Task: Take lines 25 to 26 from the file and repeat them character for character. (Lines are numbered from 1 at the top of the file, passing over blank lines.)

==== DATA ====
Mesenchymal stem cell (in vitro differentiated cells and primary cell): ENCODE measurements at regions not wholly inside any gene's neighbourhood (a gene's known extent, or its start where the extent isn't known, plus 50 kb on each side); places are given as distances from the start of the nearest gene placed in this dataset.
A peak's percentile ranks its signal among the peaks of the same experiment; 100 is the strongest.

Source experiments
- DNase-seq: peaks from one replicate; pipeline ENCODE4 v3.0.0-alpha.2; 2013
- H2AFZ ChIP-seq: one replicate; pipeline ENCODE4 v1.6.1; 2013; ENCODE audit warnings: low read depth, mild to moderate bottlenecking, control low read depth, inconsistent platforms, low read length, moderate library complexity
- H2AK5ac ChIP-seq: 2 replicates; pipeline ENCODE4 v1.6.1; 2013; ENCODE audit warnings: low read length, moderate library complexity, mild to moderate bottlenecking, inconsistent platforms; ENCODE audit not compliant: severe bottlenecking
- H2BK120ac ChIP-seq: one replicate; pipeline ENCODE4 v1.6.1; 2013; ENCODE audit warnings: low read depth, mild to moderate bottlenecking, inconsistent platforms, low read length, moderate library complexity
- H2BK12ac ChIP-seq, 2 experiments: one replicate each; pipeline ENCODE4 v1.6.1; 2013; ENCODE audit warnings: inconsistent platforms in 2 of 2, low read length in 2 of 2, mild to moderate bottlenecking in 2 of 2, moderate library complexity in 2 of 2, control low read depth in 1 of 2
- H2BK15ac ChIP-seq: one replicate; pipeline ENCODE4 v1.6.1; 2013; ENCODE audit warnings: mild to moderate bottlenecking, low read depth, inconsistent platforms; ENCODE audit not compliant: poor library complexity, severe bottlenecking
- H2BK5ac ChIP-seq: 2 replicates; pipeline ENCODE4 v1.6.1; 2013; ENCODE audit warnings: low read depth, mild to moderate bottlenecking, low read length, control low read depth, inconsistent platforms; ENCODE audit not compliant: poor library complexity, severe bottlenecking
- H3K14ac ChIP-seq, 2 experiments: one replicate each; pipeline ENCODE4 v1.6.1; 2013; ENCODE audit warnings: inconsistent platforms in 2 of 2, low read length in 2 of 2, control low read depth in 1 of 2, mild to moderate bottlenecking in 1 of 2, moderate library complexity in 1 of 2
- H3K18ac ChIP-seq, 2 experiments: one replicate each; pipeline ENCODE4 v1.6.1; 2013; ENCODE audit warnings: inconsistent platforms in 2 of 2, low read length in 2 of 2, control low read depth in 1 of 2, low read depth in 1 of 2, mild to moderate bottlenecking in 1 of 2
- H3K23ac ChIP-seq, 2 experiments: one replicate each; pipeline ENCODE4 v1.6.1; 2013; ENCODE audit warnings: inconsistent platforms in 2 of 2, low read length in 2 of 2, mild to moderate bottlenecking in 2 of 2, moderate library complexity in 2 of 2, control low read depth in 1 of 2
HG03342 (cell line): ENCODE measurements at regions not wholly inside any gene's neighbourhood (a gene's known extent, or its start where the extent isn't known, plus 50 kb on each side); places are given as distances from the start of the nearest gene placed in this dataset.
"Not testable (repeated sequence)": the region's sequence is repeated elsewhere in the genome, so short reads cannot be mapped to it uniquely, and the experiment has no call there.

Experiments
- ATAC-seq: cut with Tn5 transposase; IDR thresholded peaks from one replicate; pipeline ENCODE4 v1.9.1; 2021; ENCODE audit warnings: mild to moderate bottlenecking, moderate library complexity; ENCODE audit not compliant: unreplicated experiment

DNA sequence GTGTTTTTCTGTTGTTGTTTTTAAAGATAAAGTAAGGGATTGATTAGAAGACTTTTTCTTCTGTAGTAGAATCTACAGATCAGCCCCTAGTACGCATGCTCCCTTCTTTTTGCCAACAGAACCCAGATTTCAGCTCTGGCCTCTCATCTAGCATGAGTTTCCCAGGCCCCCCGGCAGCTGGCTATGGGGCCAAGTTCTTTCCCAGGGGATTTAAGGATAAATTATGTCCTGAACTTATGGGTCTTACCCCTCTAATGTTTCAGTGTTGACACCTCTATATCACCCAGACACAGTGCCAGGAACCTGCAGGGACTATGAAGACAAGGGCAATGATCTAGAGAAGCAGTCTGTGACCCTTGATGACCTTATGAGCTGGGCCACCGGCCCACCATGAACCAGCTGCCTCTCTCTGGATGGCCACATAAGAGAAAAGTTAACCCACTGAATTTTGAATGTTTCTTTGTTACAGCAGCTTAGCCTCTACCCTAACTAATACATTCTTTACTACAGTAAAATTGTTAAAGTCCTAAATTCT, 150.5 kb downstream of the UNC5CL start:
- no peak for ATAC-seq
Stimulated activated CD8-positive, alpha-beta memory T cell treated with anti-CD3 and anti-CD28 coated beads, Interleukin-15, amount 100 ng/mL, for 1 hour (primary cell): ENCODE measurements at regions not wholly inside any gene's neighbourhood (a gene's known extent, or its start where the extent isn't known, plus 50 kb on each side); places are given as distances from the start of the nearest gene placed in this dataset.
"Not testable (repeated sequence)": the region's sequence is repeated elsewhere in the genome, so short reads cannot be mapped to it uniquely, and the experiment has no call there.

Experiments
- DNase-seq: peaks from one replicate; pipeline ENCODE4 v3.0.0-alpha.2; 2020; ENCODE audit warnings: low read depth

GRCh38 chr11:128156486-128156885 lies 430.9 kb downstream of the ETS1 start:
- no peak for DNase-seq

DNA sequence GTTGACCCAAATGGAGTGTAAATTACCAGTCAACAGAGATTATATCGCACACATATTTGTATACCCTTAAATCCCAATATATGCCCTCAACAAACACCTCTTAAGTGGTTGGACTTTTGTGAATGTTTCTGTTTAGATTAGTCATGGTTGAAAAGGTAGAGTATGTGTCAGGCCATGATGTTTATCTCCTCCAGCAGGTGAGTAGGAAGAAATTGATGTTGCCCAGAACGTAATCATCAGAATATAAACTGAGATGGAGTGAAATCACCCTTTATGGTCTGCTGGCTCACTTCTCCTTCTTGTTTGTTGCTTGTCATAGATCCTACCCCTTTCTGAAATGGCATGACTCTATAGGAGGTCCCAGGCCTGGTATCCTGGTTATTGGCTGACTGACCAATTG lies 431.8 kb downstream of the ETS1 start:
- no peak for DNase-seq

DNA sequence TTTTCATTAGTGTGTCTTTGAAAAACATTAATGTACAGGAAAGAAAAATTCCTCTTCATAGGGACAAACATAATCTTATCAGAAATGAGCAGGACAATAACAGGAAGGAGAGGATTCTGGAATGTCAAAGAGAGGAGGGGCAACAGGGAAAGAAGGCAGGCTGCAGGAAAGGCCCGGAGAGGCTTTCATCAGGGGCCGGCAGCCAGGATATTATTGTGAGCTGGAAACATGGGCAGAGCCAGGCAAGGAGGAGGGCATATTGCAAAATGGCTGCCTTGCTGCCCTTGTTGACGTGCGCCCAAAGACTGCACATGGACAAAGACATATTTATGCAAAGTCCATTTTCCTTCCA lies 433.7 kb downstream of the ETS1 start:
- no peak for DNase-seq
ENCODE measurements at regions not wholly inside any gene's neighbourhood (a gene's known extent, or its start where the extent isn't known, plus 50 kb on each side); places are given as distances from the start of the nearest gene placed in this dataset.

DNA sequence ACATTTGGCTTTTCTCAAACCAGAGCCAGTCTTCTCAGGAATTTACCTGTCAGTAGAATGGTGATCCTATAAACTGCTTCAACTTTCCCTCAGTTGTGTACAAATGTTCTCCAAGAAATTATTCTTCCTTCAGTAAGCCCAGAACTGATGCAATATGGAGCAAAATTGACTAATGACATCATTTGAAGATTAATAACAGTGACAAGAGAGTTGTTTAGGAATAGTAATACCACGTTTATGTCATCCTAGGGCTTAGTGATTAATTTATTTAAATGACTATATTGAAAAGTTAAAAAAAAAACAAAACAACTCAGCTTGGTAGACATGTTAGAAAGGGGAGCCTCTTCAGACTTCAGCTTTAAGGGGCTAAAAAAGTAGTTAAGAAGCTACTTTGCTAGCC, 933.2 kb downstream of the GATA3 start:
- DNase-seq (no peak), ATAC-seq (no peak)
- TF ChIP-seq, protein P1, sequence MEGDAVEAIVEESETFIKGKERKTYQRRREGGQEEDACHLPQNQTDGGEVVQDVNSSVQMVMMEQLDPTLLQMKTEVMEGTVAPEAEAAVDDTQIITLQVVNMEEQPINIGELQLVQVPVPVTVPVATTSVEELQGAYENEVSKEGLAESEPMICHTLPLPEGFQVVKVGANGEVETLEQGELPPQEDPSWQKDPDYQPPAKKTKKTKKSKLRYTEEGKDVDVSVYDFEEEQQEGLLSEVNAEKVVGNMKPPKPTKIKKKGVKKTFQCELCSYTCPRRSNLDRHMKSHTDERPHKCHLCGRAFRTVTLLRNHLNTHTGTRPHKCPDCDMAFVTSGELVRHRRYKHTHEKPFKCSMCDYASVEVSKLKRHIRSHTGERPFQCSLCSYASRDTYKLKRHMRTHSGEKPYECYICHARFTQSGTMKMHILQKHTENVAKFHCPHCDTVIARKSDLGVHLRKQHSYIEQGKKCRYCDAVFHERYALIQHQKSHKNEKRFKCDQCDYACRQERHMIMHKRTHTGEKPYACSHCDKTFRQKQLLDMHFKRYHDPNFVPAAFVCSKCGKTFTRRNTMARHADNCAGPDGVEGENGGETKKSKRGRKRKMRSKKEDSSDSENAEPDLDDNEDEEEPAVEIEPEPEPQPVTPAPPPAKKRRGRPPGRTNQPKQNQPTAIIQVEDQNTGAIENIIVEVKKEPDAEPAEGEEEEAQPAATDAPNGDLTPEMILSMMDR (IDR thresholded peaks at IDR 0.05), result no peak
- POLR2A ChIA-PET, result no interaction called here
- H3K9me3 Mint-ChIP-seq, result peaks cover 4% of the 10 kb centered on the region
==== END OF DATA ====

- no peak for DNase-seq

DNA sequence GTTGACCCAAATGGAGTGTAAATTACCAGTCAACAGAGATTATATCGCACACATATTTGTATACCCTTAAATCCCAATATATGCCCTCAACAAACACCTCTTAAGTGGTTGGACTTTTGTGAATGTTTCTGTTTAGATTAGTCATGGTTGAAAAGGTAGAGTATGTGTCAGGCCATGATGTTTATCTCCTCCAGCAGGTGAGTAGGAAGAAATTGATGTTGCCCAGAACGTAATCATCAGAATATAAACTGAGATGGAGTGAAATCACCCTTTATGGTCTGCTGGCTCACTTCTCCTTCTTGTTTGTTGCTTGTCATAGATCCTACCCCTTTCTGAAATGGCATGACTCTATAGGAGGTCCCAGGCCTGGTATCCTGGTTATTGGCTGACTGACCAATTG lies 431.8 kb downstream of the ETS1 start: